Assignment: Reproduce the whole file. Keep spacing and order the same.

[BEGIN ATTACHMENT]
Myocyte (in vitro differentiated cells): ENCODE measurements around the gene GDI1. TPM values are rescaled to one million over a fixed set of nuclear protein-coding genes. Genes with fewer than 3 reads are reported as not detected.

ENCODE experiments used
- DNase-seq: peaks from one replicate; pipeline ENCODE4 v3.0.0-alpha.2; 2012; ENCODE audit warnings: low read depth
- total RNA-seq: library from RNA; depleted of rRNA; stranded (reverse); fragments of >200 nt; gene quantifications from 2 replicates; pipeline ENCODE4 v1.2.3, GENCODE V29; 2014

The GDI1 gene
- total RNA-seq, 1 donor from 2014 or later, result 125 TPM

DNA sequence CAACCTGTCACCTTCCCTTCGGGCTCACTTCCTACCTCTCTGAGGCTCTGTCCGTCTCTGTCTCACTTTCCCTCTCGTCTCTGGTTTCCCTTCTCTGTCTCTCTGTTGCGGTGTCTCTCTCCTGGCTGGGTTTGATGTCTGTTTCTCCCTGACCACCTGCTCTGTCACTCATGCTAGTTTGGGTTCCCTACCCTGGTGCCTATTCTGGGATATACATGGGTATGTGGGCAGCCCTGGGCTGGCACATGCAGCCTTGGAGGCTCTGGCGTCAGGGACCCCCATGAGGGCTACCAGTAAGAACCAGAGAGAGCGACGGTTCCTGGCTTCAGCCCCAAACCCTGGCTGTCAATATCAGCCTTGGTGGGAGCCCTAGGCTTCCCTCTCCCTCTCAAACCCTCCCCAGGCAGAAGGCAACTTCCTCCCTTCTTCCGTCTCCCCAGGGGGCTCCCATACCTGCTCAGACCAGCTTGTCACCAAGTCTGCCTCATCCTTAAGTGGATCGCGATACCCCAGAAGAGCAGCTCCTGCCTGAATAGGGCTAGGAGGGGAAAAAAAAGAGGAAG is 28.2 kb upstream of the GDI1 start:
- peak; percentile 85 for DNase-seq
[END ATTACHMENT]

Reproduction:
Myocyte (in vitro differentiated cells): ENCODE measurements around the gene GDI1. TPM values are rescaled to one million over a fixed set of nuclear protein-coding genes. Genes with fewer than 3 reads are reported as not detected.

ENCODE experiments used
- DNase-seq: peaks from one replicate; pipeline ENCODE4 v3.0.0-alpha.2; 2012; ENCODE audit warnings: low read depth
- total RNA-seq: library from RNA; depleted of rRNA; stranded (reverse); fragments of >200 nt; gene quantifications from 2 replicates; pipeline ENCODE4 v1.2.3, GENCODE V29; 2014

The GDI1 gene
- total RNA-seq, 1 donor from 2014 or later, result 125 TPM

DNA sequence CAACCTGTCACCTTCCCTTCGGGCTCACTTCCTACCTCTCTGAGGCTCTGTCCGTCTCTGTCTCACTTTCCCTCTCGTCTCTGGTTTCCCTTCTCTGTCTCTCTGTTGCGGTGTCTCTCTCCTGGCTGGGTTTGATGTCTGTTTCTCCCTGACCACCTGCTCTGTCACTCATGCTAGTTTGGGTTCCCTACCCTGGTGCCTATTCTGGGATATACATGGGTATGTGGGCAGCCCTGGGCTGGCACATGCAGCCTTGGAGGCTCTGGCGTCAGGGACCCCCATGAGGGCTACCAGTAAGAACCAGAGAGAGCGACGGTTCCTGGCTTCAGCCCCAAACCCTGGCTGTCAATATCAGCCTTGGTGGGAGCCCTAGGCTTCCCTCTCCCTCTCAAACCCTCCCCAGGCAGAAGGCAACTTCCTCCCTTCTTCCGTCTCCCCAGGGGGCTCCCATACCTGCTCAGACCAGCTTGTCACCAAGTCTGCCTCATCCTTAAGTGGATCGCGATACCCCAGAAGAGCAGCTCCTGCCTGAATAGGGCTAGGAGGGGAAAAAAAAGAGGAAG is 28.2 kb upstream of the GDI1 start:
- peak; percentile 85 for DNase-seq